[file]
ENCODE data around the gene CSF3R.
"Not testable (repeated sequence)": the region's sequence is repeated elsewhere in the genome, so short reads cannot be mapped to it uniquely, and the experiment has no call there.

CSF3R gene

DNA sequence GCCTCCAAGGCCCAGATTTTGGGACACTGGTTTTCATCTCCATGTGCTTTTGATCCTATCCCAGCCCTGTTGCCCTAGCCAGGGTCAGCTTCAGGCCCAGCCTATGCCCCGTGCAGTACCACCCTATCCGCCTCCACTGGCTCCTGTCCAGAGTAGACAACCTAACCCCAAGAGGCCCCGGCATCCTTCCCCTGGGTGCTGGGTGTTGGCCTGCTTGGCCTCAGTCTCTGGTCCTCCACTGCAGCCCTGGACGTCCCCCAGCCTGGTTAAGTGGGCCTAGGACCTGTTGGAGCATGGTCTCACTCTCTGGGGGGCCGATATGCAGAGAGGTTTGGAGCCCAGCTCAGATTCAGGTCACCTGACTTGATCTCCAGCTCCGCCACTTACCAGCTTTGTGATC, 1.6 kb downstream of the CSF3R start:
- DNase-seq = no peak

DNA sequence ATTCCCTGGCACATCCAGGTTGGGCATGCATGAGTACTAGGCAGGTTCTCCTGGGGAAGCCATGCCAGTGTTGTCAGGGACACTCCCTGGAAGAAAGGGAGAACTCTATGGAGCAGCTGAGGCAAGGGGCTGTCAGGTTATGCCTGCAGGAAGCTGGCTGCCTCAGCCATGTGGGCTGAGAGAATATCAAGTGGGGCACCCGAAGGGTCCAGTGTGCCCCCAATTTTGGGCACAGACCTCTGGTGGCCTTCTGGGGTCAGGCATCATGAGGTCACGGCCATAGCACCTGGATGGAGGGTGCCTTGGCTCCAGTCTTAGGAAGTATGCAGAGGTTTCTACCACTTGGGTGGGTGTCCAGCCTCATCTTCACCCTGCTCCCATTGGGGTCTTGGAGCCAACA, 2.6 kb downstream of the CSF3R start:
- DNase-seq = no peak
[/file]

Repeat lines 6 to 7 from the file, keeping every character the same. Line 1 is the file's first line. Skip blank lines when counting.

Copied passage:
DNA sequence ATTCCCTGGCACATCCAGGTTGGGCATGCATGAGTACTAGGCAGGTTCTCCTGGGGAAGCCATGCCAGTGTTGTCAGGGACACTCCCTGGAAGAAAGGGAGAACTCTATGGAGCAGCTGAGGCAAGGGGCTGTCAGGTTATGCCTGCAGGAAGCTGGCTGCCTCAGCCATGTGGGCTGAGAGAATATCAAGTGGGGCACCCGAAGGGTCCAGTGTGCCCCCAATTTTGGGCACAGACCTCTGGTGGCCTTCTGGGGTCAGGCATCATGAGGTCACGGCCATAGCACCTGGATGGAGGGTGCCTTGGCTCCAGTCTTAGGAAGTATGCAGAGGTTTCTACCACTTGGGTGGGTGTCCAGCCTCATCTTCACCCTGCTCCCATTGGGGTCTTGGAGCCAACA, 2.6 kb downstream of the CSF3R start:
- DNase-seq = no peak